“It’s about keeping your sentences robust so that people get to the end of them alive.”
It’d be easy to rattle off Mark Tredinnick’s list of achievements: the prolific output; the many published books, essays and poems; the Australian and international awards; the 2020 Medal of the Order of Australia for services to literature and education.
But the first thing you notice about Mark Tredinnick is the clarity with which he talks about his craft.
Perhaps it’s this ease that has drawn teachers, students and mentees to the celebrated Bowral-based writer and poet for over a quarter of a century. His guide book The Little Red Writing Book is a staple in English staffrooms across Australia and for a skinny on writing, it’s a remarkably readable book – a point that seems obvious to Tredinnick.
“It would seem to me to be an incredible failure to write a book exhorting grace, voice and levity in written style and not to have practised one’s preaching,” says Mark.
Tredinnick’s clarity around his craft has seen him build a steady following as a teacher, where he has taught in the writing program at the University of Sydney for over 25 years.
“I teach from my own craft,” Tredinnick says; “I teach from what I have learned helps writers of all ages whom I’ve taught and mentored; and I teach from my long and passionate engagement with literature—making it, reading it, teaching it. What I teach is craft. And the love of it. I like it that readers find The Little Red Writing Book inspiring; I love it that they find it useful, even life-changing. Nearly all the tricks that work for me, and all the keys I’ve found open doors for aspiring writers you’ll find in The Little Red Writing Book.”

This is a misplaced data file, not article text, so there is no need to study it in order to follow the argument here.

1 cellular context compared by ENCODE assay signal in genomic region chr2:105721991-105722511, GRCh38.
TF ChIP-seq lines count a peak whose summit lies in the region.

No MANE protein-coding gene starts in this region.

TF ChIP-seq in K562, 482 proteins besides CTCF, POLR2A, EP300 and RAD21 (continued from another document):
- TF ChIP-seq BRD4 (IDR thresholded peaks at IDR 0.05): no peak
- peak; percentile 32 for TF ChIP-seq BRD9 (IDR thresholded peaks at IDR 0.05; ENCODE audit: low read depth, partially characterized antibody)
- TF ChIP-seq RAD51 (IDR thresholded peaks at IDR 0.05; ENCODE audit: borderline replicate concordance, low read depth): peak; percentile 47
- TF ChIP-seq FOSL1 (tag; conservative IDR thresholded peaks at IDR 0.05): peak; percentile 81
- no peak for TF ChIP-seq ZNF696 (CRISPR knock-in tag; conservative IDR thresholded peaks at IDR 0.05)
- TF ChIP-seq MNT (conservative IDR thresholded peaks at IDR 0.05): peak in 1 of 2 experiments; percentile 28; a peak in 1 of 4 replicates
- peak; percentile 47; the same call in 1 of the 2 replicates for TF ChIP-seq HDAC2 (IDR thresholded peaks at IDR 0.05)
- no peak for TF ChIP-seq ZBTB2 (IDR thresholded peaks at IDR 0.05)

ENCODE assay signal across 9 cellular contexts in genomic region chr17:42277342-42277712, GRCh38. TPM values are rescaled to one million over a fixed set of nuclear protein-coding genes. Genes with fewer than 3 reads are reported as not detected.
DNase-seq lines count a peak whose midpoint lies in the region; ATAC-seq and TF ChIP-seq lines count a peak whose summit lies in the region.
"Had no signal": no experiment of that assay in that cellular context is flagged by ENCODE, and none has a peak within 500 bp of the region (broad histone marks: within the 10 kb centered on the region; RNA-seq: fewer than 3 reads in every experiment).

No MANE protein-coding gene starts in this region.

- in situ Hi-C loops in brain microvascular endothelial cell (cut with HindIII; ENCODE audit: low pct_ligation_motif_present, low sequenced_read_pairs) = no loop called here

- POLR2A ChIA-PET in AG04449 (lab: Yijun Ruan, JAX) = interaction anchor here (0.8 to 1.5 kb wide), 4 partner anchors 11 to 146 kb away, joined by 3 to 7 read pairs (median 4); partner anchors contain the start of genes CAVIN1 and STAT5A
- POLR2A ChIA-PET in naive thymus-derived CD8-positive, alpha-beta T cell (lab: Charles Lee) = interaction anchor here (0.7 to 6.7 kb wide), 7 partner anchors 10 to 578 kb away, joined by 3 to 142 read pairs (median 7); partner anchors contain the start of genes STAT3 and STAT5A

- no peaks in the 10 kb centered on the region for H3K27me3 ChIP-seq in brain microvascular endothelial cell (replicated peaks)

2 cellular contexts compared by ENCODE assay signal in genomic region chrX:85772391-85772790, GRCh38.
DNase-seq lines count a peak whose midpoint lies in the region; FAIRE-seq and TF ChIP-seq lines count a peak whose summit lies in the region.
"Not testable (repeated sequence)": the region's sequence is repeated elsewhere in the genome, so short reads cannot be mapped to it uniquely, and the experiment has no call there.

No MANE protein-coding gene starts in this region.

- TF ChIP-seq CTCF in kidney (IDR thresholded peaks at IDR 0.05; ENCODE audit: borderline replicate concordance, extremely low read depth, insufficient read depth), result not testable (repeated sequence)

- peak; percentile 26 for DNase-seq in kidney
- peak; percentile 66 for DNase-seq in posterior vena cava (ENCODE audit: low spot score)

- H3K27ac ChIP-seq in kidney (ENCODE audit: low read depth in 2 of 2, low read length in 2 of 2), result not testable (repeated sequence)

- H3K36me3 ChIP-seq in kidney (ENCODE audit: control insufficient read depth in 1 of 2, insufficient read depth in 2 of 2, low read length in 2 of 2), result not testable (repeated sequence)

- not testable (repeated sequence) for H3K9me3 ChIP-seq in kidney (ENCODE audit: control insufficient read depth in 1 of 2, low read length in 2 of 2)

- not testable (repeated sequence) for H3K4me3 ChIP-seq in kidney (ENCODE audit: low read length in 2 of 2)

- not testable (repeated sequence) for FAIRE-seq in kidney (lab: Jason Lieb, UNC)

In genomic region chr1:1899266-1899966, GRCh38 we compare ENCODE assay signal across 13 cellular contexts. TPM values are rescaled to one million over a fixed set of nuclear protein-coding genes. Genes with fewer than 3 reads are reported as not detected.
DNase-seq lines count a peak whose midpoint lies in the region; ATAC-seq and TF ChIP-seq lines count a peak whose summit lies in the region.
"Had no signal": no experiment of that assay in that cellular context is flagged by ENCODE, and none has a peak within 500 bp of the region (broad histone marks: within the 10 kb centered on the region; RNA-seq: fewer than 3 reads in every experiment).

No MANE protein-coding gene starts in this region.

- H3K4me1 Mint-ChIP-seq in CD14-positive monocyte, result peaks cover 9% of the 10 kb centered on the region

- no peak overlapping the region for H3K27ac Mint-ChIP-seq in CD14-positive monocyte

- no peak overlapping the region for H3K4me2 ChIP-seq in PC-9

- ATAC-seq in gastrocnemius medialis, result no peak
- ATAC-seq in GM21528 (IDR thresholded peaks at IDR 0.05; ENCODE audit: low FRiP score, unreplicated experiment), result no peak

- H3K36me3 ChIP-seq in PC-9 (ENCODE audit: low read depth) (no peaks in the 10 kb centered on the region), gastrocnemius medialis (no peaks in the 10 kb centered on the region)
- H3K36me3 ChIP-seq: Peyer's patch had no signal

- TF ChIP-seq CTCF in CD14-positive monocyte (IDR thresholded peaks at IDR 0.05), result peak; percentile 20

“Some people tell me they can’t put it down,” he says.
But Mark says that creativity and the courage to find your voice demand another important element.
“The Little Red Writing Book is a book of technique. Writers need tips, tricks and inspiration. Sometimes creativity and courage are not enough,” he says.
“Horace said poetry should both instruct and delight,” Tredinnick says. “So should all writing, and so should the writing instruction we perform in the classrooms. I hope mine does; and it was my hope that The Little Red Writing Book would model such an approach.”
In The Teaching Writing Toolkit, Mark will open up the toolkit he has accumulated carefully over three decades to help teachers teach creative writing more effectively. It’s not about teaching perfection, he says; it’s about “helping students get their ideas onto the page with greater clarity—and with more freedom, including from cliché and fear.”
Tredinnick says that teachers make such an important difference because even the best writers write bad sentences.
“Like all of us who write, I know how to write a bad sentence,” he says. “But good teachers know how to fix them. That’s the thing. The best writers know how to take their writing through the many drafts it takes to make a piece of literature to feel like it was written the first time just perfectly. Good teachers learn from the best writers how to steer their students through the many drafts, too, the work it takes. And they teach their students the five or six tricks writers know, the tools they use to make their first drafts more like final drafts.”
Mark’s companion book The Little Green Grammar Book is about the structures and microstructures that underwrite expressing writing. It’s a book about grammar as readable as a novel. And it offers up a compelling and useful approach to teaching grammar to creative and analytical writers, young and old. It is a writer’s guide to grammar. As he put it, The Little Green Grammar Book is “about how to keep your sentences robust so that people get to the end of them alive.”
Dr. Mark Tredinnick teaches Cornerstone’s The Teaching Writing Toolkit.